On January 9th, the new Chair of the Idaho Republican Party told Republican legislators that if they didn’t back legislation supporting the party’s platform and resolutions, they will be denied access to the party’s infrastructure and resources; threatening that they’d be “on their own.” 

This draconian “my way or the highway” attitude is kicking many loyal, life-long Idaho Republicans to the side of the road. They are being ostracized and rejected by a party they thought they knew but is now rapidly changing beneath their feet.
I believe in our republican form of government. My job as a legislator is to represent my constituents, not party bosses or a party platform written in a back room by political insiders. I do that by listening to people and respecting a broad range of opinions, even when we may have differing perspectives. It is not my job to tell people what they can or can’t be, do, or think.
The shifting political landscape
There are technically only two political parties in the legislature (Republicans and Democrats). To determine how the political landscape has shifted, one must use proxies such as “score cards” published by outside organizations that demand ideological purity, endorsements by extremists, and what individual legislators have actually said and done.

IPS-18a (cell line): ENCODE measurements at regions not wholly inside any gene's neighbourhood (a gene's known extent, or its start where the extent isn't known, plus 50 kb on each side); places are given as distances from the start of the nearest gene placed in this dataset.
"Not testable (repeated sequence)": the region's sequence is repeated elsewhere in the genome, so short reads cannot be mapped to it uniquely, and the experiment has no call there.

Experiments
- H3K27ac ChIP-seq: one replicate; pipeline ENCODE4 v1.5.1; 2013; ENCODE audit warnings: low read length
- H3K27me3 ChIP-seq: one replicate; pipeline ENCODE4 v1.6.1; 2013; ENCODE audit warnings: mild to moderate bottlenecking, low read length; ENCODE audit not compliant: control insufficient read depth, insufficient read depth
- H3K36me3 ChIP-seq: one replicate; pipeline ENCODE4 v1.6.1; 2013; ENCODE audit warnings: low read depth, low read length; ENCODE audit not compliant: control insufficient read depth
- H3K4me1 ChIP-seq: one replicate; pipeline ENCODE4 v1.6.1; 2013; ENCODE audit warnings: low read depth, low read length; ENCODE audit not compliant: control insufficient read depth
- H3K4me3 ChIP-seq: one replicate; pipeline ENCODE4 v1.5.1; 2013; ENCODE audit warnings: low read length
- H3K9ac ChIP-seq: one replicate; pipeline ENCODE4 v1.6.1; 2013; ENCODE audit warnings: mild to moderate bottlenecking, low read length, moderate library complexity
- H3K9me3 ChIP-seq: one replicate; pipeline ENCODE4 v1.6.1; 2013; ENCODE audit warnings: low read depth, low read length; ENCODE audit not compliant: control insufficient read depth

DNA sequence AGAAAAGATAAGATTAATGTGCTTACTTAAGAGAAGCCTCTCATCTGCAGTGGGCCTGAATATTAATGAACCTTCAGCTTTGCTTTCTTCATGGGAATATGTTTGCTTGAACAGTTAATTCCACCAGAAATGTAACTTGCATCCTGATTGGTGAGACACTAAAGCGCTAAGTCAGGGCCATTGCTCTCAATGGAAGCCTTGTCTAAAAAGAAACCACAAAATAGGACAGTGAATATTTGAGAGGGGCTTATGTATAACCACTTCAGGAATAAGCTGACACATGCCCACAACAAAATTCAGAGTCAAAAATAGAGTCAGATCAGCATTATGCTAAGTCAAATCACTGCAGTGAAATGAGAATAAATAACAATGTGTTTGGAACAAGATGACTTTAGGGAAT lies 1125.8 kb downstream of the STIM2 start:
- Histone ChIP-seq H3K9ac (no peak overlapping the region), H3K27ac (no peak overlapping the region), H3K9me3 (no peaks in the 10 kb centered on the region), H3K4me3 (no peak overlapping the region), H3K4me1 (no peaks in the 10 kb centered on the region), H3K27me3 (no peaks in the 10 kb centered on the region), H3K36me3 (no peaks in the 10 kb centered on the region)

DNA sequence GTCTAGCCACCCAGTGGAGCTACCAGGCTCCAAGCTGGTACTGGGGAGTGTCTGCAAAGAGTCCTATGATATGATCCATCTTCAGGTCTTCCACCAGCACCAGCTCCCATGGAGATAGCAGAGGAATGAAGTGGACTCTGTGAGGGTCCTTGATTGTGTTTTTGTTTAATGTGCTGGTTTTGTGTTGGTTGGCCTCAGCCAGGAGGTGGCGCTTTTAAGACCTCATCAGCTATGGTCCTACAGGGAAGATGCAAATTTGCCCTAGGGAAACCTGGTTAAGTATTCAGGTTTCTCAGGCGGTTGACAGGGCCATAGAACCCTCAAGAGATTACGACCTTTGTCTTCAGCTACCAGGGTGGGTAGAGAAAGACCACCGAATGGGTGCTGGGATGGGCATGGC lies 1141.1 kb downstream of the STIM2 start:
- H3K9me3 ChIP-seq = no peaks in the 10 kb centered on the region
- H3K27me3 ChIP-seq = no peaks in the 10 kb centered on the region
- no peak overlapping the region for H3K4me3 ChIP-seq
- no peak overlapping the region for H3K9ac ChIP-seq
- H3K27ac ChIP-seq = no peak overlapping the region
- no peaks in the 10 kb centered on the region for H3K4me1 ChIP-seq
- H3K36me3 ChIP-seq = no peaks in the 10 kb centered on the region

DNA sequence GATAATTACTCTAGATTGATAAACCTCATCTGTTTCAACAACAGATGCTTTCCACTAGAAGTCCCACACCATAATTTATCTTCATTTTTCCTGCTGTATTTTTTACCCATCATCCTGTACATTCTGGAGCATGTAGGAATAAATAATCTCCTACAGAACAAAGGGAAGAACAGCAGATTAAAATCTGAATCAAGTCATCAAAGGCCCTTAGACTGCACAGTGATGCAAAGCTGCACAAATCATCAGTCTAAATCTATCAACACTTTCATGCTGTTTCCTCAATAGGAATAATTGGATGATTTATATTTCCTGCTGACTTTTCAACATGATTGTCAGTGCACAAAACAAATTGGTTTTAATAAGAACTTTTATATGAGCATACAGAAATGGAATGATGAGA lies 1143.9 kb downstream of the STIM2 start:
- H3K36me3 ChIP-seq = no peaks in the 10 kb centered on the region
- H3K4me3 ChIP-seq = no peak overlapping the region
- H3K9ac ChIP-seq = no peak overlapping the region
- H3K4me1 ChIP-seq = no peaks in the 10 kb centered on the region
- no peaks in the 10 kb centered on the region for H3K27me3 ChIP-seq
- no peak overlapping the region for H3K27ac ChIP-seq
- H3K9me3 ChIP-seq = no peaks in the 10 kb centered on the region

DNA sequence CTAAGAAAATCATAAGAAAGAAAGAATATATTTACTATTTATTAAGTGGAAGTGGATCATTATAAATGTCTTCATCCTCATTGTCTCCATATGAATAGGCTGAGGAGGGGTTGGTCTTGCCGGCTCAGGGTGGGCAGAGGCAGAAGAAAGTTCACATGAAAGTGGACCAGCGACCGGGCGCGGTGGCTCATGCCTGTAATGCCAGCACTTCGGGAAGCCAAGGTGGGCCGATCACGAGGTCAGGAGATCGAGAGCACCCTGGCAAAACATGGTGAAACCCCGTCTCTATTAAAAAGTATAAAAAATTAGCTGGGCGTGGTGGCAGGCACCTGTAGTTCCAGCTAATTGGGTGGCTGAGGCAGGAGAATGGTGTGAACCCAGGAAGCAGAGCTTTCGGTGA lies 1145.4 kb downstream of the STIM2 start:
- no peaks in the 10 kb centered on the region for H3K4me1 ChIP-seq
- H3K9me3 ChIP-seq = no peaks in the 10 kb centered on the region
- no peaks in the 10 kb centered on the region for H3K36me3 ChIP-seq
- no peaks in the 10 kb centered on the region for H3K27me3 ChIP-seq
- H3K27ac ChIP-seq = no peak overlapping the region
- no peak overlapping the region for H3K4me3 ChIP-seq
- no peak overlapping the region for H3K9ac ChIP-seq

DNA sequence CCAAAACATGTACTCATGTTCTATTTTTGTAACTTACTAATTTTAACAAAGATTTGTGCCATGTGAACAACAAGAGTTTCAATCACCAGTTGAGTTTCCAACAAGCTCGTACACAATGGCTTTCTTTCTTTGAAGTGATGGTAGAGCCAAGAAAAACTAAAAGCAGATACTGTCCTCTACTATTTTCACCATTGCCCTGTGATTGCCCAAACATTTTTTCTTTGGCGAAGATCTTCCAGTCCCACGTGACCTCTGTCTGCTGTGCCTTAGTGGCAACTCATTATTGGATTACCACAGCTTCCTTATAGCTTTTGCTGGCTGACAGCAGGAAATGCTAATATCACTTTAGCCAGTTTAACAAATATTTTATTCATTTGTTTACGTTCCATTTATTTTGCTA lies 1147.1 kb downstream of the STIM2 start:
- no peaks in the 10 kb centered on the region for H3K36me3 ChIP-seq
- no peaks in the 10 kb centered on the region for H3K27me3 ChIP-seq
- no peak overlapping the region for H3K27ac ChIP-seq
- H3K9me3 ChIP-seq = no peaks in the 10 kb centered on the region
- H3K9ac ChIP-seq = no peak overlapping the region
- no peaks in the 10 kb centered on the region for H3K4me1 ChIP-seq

Taking these factors into consideration, Idaho now has a virtual three-party system. The floor maps below illustrate what the composition of today’s Idaho Legislature may look like: Democrats (blue), Traditional Republicans (red), and extremists (yellow). 

Note: This is a subjective assessment. The political positions within each of the three “parties” are not monolithic nor absolute. A more accurate picture will emerge as the 2023 session unfolds – for better or worse.
In fact, some of these extremists have formally and publicly affiliated themselves with the “Freedom Caucus” in Washington (which includes people such as Florida Rep. Matt Gaetz). Others are leading the effort within the legislature to turn the 2022 Idaho Republican Party platform and resolutions into laws that will rule over the lives of every citizen in the state.

Power reveals
Robert Caro is a Pulitzer Prize winning author and perhaps America’s premier biographer alive today. He has written about people who wielded tremendous power and influence in the public sector – how they obtained it and how they used it to further their personal ambitions and desires.
We are all familiar with the expression, “Power corrupts.”  Caro has a different perspective on this, having studied people in positions of power for over half a century:
“But although the cliché says that power always corrupts, what is seldom said ... is that power always reveals. When a person is climbing, trying to persuade others to give them power, concealment is necessary. ... But as a person obtains more power, camouflage becomes less necessary.”
We will soon get to see how true Caro’s observation is as today’s major party takes control and reveals itself during the legislative session.



Rotunda Roundup